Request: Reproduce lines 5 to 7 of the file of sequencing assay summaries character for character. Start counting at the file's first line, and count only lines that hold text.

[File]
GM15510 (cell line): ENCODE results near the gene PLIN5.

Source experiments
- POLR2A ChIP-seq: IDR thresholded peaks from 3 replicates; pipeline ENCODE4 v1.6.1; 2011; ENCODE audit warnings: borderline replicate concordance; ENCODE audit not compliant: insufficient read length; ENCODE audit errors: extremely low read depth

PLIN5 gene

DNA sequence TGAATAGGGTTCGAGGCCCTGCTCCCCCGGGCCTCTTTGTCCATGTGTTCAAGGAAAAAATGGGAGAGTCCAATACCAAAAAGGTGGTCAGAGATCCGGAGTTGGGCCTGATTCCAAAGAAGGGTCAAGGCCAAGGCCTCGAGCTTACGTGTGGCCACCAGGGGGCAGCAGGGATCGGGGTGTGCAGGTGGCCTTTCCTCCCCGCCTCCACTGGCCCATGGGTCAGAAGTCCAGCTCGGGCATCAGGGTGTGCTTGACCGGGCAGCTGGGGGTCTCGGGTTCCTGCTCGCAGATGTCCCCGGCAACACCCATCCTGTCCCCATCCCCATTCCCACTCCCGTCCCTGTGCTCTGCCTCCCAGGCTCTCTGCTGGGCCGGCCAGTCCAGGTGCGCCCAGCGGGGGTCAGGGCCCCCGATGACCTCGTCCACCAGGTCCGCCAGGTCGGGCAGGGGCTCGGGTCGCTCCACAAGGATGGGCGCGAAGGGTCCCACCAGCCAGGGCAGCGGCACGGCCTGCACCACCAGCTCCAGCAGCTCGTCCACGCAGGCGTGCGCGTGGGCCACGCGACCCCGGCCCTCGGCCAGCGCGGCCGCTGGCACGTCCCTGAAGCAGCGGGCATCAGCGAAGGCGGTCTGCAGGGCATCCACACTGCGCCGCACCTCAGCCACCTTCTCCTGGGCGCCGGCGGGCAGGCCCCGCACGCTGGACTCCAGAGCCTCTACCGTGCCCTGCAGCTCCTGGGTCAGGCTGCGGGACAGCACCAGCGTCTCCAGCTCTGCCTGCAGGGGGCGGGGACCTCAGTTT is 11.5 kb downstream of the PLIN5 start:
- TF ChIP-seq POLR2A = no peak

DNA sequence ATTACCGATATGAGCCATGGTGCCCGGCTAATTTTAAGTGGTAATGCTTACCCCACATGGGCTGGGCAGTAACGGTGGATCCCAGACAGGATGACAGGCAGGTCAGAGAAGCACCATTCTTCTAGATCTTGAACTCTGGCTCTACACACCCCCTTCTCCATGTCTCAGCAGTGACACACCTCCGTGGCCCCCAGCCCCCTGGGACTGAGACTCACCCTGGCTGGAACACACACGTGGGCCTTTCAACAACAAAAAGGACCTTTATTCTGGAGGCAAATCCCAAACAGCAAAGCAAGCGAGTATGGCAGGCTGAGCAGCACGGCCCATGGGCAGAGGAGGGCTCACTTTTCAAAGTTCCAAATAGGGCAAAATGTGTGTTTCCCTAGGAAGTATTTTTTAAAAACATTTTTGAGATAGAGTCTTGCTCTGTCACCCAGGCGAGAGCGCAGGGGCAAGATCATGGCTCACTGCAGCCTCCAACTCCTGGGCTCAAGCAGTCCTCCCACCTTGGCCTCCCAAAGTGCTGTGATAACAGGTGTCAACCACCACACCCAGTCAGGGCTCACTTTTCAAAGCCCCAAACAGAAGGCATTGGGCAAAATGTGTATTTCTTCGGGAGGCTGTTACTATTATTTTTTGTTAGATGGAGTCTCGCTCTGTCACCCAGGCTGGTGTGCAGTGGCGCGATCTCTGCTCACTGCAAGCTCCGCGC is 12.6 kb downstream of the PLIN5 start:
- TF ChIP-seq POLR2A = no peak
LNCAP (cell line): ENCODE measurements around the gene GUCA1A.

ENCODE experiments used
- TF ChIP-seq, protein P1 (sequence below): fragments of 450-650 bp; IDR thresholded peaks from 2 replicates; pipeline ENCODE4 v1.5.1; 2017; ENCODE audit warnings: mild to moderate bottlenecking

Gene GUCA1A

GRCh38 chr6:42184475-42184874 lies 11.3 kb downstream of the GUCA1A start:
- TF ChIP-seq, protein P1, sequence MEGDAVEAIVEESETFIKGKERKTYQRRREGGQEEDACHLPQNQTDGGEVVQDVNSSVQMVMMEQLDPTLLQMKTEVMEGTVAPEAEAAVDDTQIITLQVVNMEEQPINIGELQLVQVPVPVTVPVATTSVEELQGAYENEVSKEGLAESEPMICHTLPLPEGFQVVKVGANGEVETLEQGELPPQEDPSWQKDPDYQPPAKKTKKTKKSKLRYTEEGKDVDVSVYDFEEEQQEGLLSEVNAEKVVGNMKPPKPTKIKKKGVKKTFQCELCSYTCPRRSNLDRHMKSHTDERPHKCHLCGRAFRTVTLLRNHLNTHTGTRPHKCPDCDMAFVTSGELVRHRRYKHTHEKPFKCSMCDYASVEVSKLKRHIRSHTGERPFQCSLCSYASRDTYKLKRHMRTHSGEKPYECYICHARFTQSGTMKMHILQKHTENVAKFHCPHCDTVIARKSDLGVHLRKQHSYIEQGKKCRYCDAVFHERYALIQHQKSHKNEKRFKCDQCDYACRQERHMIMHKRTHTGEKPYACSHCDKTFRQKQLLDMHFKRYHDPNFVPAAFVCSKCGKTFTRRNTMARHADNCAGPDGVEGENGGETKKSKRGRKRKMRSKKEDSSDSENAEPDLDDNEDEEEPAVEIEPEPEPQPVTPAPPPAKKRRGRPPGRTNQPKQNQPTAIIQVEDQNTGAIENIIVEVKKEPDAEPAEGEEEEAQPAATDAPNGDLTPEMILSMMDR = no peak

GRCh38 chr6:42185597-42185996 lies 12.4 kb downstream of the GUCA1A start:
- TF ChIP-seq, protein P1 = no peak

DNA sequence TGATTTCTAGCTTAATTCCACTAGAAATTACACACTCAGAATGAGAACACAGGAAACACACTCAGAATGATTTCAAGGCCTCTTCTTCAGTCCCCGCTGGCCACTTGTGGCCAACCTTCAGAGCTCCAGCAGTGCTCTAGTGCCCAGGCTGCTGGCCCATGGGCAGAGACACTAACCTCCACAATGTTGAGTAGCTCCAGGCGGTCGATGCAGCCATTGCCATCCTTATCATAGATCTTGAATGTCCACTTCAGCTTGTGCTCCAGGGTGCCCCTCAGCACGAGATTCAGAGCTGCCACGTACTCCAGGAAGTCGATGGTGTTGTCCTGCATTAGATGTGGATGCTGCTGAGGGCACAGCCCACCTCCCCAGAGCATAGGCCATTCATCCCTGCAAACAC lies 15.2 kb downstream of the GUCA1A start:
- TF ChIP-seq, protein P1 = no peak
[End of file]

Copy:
DNA sequence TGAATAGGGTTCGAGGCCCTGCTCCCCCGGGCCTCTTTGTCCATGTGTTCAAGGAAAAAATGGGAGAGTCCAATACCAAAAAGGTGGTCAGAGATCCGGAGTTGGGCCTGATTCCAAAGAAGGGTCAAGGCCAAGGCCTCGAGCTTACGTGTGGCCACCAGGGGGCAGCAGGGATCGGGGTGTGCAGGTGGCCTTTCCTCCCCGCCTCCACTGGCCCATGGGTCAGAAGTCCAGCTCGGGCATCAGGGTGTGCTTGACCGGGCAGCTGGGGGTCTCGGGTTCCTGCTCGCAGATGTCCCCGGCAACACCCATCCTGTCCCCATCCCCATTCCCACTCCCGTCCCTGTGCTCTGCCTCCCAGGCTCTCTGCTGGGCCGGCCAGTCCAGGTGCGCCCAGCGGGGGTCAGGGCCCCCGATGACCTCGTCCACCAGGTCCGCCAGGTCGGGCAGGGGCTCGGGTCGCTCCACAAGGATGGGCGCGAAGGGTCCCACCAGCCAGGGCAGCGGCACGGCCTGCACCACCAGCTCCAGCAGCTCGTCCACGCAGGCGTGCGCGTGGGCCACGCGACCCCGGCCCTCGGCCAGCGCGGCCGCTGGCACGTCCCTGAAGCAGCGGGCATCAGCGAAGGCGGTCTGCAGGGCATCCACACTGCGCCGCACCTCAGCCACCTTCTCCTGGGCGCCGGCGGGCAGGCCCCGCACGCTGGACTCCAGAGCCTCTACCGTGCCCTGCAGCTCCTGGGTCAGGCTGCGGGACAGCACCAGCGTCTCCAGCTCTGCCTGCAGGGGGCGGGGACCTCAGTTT is 11.5 kb downstream of the PLIN5 start:
- TF ChIP-seq POLR2A = no peak

DNA sequence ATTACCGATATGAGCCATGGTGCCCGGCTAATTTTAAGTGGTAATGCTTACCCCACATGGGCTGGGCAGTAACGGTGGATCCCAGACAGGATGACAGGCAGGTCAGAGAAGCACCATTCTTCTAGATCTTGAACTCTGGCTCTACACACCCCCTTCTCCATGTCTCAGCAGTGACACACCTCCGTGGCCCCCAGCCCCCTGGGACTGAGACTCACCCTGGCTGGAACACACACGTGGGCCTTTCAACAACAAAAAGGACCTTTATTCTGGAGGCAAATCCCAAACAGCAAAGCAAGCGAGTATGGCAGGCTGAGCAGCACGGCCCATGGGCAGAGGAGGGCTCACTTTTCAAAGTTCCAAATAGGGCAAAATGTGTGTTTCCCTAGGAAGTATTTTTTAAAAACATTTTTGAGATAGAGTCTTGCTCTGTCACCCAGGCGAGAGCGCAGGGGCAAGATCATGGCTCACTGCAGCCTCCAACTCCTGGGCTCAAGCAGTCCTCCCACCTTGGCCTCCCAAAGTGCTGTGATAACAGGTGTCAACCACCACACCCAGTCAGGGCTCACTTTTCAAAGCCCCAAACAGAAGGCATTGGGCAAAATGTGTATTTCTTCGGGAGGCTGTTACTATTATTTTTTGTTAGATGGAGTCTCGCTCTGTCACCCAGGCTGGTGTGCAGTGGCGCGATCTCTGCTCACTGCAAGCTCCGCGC is 12.6 kb downstream of the PLIN5 start: